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Foiling a Chinese Military Operation in the United Arab Emirates
The Middle East becomes a battleground for U.S.-Chinese competition.
By Michael Ledeen
China has long held a distinct advantage in the field of competitive intelligence, with its enormous edge in population. This enables the People’s Republic to penetrate anywhere with a substantial ethnic Chinese population bloc with consummate ease, either by offering substantial amounts of money to potential allies or threatening to crack down on reluctant collaborators.
The Chinese have an ancient drive toward ethnic unity, and they do not accept the division of their people into tribes or clans. The current dictator, Xi, regards this unity in racial terms. He believes that all Chinese share common characteristics, wherever they are born or raised. Hence Xi believes that all Chinamen owe obeisance to the rule of China itself.
It was no great surprise, then, when the United States discovered China at the heart of an espionage ring in the United Arab Emirates. The U.A.E. is one of the closest United States allies in the Middle East and has long manufactured American weapons and ammunition parts, but until recently there were only suspicions, not facts, to support the suspicions. So far as Washington could tell, the U.A.E. was unaware of the military content of the Chinese project. So far as Washington could tell, the U.A.E. was unaware of the suspicions. As the Wall Street Journal put the matter recently, the Middle East increasingly appears to be a primary ground for U.S.-Chinese competition.
The Chinese effort to penetrate the U.A.E. began like many of its previous espionage ventures, with considerable investment. They apparently hoped to expand their outreach into directly manufacturing American equipment. But their plot was discovered by American counter-espionage in time to prevent its fulfillment, and the plot was foiled.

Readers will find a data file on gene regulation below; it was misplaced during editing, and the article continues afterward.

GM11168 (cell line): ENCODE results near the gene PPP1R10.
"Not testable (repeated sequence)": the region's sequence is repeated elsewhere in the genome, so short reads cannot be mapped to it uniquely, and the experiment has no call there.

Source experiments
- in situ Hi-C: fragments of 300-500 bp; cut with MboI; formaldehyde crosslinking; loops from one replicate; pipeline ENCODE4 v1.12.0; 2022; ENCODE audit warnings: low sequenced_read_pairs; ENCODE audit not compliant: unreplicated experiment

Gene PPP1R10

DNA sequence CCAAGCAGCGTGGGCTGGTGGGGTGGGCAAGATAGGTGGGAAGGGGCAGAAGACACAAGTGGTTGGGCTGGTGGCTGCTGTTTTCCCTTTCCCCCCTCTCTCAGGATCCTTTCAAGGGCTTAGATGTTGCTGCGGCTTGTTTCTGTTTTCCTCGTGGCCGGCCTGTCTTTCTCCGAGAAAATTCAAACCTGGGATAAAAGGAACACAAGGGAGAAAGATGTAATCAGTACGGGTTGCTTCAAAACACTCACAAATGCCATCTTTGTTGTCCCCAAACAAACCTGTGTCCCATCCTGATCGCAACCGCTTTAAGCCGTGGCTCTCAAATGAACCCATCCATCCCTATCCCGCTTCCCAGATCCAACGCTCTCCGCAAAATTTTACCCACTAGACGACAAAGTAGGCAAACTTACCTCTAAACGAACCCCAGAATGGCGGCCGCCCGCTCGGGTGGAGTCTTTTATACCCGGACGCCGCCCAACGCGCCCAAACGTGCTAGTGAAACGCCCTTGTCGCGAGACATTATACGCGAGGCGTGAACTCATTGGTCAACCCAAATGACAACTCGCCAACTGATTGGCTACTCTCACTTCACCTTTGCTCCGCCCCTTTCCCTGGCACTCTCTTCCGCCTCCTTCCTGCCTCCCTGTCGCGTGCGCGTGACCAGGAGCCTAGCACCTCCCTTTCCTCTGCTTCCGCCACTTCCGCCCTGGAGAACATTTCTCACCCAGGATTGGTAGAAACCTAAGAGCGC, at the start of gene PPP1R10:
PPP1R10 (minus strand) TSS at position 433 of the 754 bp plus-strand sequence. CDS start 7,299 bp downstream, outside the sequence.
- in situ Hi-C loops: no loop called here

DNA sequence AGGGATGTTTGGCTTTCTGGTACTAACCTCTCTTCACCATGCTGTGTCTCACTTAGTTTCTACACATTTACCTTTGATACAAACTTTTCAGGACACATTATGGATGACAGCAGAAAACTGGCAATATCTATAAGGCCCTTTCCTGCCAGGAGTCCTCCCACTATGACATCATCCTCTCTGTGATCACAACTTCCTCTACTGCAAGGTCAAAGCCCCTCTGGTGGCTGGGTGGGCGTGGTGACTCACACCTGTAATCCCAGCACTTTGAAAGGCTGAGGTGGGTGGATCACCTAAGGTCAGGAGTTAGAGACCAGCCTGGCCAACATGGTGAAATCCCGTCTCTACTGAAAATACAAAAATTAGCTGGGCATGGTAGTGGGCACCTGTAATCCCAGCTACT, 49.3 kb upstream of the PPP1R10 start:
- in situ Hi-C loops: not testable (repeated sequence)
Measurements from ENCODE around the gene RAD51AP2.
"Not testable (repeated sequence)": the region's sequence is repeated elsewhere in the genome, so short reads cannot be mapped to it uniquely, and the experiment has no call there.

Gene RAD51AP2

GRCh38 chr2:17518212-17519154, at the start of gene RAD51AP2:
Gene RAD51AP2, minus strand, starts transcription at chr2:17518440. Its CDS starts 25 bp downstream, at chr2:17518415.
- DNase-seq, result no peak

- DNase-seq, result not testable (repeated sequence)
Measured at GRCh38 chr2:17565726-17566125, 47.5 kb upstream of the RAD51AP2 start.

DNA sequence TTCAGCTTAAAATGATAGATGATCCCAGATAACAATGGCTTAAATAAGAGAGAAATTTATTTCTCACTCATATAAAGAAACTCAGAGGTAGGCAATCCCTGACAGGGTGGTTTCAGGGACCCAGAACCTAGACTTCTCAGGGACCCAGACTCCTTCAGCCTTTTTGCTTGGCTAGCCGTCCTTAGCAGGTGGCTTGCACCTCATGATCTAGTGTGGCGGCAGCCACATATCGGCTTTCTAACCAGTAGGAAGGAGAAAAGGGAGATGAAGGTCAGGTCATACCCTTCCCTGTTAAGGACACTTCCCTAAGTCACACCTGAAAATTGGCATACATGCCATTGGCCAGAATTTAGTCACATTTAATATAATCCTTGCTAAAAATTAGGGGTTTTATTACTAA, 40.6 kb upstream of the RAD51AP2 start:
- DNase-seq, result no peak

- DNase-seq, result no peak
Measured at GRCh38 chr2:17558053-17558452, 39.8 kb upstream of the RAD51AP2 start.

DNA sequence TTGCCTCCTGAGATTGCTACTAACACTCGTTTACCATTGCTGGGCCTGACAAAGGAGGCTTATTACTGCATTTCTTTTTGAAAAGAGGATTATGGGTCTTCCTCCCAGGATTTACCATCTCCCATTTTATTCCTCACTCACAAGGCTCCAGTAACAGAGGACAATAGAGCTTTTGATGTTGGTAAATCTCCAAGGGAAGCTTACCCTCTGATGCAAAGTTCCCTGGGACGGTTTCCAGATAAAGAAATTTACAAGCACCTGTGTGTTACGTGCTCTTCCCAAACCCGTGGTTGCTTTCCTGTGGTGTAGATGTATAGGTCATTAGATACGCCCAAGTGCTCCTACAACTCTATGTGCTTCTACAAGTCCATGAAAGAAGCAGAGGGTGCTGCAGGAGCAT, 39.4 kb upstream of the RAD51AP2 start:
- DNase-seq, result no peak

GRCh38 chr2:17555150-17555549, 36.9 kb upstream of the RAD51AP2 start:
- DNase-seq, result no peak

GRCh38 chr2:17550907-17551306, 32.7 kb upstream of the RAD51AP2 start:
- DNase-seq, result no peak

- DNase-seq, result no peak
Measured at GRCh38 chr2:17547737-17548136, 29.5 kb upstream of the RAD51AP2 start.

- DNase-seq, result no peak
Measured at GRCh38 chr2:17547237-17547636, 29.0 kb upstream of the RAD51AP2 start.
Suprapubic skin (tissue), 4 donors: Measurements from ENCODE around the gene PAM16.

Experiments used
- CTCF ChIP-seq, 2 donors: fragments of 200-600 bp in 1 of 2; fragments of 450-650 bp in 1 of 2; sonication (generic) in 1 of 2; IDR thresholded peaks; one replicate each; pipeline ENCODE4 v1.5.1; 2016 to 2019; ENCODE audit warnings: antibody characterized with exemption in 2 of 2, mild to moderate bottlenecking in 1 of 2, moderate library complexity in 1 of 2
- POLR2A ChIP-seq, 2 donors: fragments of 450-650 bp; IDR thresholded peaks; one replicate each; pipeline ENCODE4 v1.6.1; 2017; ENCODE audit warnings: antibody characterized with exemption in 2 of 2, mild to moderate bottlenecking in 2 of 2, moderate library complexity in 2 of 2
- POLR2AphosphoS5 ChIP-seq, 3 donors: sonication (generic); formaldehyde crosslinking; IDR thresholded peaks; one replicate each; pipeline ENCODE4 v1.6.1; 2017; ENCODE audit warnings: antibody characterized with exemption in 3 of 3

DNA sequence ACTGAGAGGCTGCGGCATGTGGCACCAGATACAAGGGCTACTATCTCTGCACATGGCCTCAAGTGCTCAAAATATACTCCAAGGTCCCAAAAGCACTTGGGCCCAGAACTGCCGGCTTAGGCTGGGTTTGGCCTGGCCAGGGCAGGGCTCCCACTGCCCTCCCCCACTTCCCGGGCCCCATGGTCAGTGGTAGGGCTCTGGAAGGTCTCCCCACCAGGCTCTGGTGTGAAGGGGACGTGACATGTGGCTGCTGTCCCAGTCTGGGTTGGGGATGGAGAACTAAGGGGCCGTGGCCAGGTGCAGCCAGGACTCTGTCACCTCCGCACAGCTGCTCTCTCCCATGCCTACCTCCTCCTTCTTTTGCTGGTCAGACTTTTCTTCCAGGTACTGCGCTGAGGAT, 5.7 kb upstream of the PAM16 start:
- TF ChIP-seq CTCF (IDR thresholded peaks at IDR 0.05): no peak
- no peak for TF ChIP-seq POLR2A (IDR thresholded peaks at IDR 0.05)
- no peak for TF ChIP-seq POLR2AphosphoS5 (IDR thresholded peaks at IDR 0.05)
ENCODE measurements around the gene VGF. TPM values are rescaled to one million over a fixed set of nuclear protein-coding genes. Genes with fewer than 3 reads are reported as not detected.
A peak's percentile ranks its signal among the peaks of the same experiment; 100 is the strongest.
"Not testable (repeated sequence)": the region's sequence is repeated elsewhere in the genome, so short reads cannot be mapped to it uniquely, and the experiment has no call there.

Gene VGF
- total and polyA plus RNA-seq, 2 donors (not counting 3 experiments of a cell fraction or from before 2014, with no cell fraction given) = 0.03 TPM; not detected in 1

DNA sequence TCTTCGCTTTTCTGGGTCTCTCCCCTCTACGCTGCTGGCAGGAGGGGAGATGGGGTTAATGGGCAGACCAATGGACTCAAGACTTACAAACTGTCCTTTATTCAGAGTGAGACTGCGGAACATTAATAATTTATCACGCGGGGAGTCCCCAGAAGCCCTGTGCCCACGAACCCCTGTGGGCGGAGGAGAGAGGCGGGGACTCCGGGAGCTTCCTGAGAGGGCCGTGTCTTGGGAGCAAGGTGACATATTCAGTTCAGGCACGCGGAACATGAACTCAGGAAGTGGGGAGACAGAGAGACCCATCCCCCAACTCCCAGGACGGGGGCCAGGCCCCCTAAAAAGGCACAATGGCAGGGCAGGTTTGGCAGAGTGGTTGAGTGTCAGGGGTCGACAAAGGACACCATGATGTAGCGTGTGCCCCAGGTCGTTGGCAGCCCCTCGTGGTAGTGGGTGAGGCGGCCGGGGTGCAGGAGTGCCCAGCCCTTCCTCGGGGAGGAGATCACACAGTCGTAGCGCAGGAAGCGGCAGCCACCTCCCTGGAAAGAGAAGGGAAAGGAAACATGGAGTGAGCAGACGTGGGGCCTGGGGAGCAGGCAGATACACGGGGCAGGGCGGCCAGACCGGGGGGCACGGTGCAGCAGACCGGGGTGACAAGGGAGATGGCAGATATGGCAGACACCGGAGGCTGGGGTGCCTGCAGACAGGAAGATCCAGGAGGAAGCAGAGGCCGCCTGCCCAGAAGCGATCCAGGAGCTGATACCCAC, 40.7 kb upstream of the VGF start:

The Chinese had previously started their military expansion in Djibouti in 2017 to facilitate their operations in the Indian Ocean area. Two years later, the Chinese signed a secret agreement to use a naval base, and in recent years they have expanded their outreach to include Pakistan and Sri Lanka, and the operation in the U.A.E. was to round off the effort. The U.S. uncovered the Chinese operation thanks to satellite photography of the port area, and undertook to convince the Emiratis that the Chinese were up to no good. The Emiratis were willing to be convinced, and a month ago a top U.A.E. official lamented that his country was very worried that a new Cold War might be in the offing, and did not wish to make a choice between two sides.
This is the first time I know of that the Biden Administration has prevailed over the Chinese, and it is significant that the instrument for this victory was photography from outer space. The Chinese have long worked to equal America’s space arm, but the evidence from the U.A.E. adventure suggests they have failed. They have seemingly failed both to disguise their intentions and to conceal their methods. Top American officials apparently had the matter unraveled by the end of September, when National Security Advisor Jake Sullivan traveled to the Emirates along with top White House aide Brett McGurk and intensely debriefed the Emiratis. Other debriefings have followed, including a second trip by McGurk to meet with the Crown Prince, and carry out an inspection of the site. This visit led to the apparent cancellation of the Chinese deal.
No one can forecast accurately what the competition will look like over the coming near term, nor what blunders one side or the other will commit, but the events of the past few months have indicated the possibility of an abrupt change. The U.A.E. adventure represents a potential giant step along that path.